Other works of art inside the basilica (builders in parenthesis):
Concerts in the BasilicaEdit
The Saint Stephen Basilica has played an active role in the musical community since its consecration in 1905. The head organists of the church have always been very highly regarded musicians. In the past century the Basilica has been home to choral music, classical music as well as contemporary musical performances. The Basilica choir performs often in different parts of Europe as well as at home. In the summer months they perform every Sunday. During these months you can see performances from many distinguished Hungarian and foreign organ players alike.
As an example of the quality of musicians that perform these concerts, the following information is taken from a 2012 advertisement: One of the most famous Hungarian organists is Miklós Teleki; along with András Virágh, he is among some of the best organ players in Hungary. The concerts include arias, which are sung by Kolos Kováts, one of the most famous concert and oratorio singers in Hungary; among numerous prizes, in 1992 he received also the highest prize Hungarian artists can acquire: the Kossuth Prize. The flute is played by Eleonóra Krusic, who is already known for her performances with different orchestras, from Barcelona to Zürich, Granz and Viena. These concerts take place on Thursday evenings and last a little over an hour. There are other performances available, such as the 15 minute "mini concerts" on Fridays, performed by András Virágh.
Bells of the basilicaEdit
The two towers have six bells altogether: five small bells in the north tower and a single bourdon in the south tower. The bourdon called the Great St. Stephan bell is the biggest bell in Hungary with its 9250 kilograms and its diameter of 252 centimeters. Usually it is used twice a year, at 5pm on August 20, which is the date it was consecrated while the four smaller bells were consecrated three years later on the same day. It also tolls at midnight on New Year's Eve and some special events when it tolls like the death of a Prime Minister or tragic events like the 9/11, but it is quite rare. The four smallest bells are founded in Passau in 1993.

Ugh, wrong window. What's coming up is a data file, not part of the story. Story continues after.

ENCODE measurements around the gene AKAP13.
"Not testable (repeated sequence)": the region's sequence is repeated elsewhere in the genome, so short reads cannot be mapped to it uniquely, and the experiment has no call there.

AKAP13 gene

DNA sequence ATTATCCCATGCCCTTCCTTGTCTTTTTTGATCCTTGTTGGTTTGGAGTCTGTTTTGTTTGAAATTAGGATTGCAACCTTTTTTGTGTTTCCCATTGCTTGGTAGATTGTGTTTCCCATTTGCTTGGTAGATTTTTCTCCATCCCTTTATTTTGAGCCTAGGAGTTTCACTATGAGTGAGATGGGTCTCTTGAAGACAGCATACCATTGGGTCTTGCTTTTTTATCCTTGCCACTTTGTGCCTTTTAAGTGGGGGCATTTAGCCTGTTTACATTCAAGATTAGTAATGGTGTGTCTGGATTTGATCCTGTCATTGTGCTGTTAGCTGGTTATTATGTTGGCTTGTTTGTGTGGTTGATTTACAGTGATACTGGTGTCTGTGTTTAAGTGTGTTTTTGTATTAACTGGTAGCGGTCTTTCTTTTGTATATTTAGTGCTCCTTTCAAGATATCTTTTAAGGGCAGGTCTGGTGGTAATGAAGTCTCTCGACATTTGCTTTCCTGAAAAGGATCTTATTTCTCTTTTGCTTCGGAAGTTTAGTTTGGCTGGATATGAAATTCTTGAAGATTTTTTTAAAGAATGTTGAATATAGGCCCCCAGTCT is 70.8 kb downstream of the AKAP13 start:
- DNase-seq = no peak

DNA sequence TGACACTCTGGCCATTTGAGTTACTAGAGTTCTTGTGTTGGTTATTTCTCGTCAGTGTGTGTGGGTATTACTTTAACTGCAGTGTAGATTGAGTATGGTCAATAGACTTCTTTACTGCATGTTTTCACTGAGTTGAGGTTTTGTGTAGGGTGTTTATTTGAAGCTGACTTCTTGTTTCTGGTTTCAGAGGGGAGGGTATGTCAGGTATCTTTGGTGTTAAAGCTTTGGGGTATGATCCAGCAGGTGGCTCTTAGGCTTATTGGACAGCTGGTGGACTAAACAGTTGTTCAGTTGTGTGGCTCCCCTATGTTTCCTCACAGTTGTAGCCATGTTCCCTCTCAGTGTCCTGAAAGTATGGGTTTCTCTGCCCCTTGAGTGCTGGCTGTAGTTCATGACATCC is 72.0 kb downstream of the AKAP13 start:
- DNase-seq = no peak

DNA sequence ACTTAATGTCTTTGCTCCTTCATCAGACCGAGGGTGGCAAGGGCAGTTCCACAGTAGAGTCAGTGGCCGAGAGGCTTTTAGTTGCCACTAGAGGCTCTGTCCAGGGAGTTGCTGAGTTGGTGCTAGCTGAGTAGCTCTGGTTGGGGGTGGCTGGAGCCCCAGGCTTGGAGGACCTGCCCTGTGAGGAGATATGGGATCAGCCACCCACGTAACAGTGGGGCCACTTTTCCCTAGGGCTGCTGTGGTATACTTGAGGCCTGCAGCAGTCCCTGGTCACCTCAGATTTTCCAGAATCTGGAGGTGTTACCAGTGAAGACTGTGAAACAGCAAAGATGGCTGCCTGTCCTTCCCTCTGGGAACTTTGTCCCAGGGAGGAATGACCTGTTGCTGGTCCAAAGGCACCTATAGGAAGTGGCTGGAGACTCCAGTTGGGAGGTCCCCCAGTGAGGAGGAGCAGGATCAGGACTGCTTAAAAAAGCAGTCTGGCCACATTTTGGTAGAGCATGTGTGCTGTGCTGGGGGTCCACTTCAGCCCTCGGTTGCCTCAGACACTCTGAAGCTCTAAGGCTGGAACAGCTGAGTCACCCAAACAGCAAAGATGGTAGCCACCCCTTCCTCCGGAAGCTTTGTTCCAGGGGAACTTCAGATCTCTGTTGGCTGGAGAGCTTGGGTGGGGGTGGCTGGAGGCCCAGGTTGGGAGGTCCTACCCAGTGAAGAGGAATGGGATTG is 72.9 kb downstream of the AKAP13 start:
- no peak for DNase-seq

- Great St. Stephan bell:
The largest bell in the church and in Hungary. Located in the south tower, it weighs 9250 kg and has a diameter of 240 cm. It was made by the Perner bell foundry in Passau, Germany in 1990, this bell chimes the hour.
- Blessed Virgin Mary bell:
The 2nd largest and oldest bell in the church, founded by Ferenc Walser in 1863 in Pest. It weighs 3100 kg and has a diameter of 178,5 cm, this bell chimes the quarter hours and has a unique looking clapper.
- St. Henry II. bell:
It weighs 2150 kg and has a diameter of 150 cm.
- Blessed Gizella bell:
It weighs 1250 kg and has a diameter of 117,8 cm.
- Saint Emeric bell:
The 2nd smallest bell in the church, weighing 750 kg.
- Saint Erzsébet (Elizabeth) from the House of Árpád bell:
The smallest bell in the church, weighing 500 kg.
- Lovely Budapest
- "Monument Overview: The Parliament". Budapest-travel-blog.blogspot.com. 2010-05-20. Retrieved 2012-10-12.
- "The MOL Campus". MOL Group. 2017. Retrieved 2019-12-23.
- "Contoversy: MOL tower height". www.szeretlekmagyarorszag.hu/. 2017-10-05. Retrieved 2019-12-23.
- "Events". Concerts in Budapest. Retrieved 2012-10-12.
- "Current concert dates". Concertsinbudapest.com. Retrieved 2012-10-12.